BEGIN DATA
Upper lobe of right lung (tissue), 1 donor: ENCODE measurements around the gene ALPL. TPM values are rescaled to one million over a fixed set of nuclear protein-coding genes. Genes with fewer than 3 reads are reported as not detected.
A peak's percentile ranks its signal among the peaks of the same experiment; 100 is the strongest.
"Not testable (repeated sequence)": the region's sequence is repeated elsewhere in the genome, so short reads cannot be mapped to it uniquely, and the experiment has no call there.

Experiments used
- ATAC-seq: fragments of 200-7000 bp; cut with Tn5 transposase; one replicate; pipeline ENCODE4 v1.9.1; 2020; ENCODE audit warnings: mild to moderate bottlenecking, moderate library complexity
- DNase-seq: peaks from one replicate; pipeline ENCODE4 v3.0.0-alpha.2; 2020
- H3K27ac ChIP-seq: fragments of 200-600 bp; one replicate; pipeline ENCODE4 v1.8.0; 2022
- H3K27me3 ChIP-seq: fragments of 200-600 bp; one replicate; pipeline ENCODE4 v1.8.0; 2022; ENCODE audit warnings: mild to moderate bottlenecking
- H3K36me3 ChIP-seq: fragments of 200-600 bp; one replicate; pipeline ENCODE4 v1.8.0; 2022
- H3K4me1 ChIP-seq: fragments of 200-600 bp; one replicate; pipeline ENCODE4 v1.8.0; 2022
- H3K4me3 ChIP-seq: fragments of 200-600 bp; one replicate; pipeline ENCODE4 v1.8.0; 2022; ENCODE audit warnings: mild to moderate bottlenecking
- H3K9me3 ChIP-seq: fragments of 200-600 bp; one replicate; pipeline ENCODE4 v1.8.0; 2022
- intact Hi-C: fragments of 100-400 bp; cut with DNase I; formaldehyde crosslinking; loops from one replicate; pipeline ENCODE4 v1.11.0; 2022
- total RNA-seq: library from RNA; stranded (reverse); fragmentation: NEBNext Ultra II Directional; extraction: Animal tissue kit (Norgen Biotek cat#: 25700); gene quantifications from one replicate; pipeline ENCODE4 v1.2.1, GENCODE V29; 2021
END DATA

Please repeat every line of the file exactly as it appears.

Upper lobe of right lung (tissue), 1 donor: ENCODE measurements around the gene ALPL. TPM values are rescaled to one million over a fixed set of nuclear protein-coding genes. Genes with fewer than 3 reads are reported as not detected.
A peak's percentile ranks its signal among the peaks of the same experiment; 100 is the strongest.
"Not testable (repeated sequence)": the region's sequence is repeated elsewhere in the genome, so short reads cannot be mapped to it uniquely, and the experiment has no call there.

Experiments used
- ATAC-seq: fragments of 200-7000 bp; cut with Tn5 transposase; one replicate; pipeline ENCODE4 v1.9.1; 2020; ENCODE audit warnings: mild to moderate bottlenecking, moderate library complexity
- DNase-seq: peaks from one replicate; pipeline ENCODE4 v3.0.0-alpha.2; 2020
- H3K27ac ChIP-seq: fragments of 200-600 bp; one replicate; pipeline ENCODE4 v1.8.0; 2022
- H3K27me3 ChIP-seq: fragments of 200-600 bp; one replicate; pipeline ENCODE4 v1.8.0; 2022; ENCODE audit warnings: mild to moderate bottlenecking
- H3K36me3 ChIP-seq: fragments of 200-600 bp; one replicate; pipeline ENCODE4 v1.8.0; 2022
- H3K4me1 ChIP-seq: fragments of 200-600 bp; one replicate; pipeline ENCODE4 v1.8.0; 2022
- H3K4me3 ChIP-seq: fragments of 200-600 bp; one replicate; pipeline ENCODE4 v1.8.0; 2022; ENCODE audit warnings: mild to moderate bottlenecking
- H3K9me3 ChIP-seq: fragments of 200-600 bp; one replicate; pipeline ENCODE4 v1.8.0; 2022
- intact Hi-C: fragments of 100-400 bp; cut with DNase I; formaldehyde crosslinking; loops from one replicate; pipeline ENCODE4 v1.11.0; 2022
- total RNA-seq: library from RNA; stranded (reverse); fragmentation: NEBNext Ultra II Directional; extraction: Animal tissue kit (Norgen Biotek cat#: 25700); gene quantifications from one replicate; pipeline ENCODE4 v1.2.1, GENCODE V29; 2021